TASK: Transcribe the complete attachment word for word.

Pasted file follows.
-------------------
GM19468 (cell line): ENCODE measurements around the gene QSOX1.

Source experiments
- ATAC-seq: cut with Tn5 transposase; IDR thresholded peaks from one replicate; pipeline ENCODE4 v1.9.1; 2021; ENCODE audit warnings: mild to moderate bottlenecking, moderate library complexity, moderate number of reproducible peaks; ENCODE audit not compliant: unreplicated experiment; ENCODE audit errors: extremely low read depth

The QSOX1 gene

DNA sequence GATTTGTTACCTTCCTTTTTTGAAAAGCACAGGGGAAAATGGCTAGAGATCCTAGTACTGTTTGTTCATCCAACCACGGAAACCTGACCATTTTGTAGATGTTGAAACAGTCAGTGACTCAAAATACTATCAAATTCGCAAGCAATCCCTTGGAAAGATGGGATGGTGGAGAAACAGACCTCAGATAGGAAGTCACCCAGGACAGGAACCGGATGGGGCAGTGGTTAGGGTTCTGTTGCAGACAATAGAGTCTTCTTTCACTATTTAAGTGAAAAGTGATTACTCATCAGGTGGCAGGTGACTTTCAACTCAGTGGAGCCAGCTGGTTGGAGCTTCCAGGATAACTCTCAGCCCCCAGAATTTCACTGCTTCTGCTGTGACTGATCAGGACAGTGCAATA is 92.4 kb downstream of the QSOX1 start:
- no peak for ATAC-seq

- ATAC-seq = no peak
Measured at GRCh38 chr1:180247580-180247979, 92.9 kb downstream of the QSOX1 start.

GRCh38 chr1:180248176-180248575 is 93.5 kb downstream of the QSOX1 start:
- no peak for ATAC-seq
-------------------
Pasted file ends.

GM19468 (cell line): ENCODE measurements around the gene QSOX1.

Source experiments
- ATAC-seq: cut with Tn5 transposase; IDR thresholded peaks from one replicate; pipeline ENCODE4 v1.9.1; 2021; ENCODE audit warnings: mild to moderate bottlenecking, moderate library complexity, moderate number of reproducible peaks; ENCODE audit not compliant: unreplicated experiment; ENCODE audit errors: extremely low read depth

The QSOX1 gene

DNA sequence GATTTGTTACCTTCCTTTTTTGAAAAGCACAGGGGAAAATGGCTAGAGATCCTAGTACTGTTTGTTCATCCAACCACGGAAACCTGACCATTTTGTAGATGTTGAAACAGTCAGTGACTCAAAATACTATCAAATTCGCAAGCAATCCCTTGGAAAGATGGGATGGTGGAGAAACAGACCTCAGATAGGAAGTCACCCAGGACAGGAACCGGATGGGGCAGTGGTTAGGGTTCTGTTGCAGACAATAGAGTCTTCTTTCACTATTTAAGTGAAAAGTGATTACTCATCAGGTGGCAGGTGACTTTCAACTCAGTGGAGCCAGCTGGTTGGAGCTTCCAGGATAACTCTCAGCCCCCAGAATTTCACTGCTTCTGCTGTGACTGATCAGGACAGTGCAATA is 92.4 kb downstream of the QSOX1 start:
- no peak for ATAC-seq

- ATAC-seq = no peak
Measured at GRCh38 chr1:180247580-180247979, 92.9 kb downstream of the QSOX1 start.

GRCh38 chr1:180248176-180248575 is 93.5 kb downstream of the QSOX1 start:
- no peak for ATAC-seq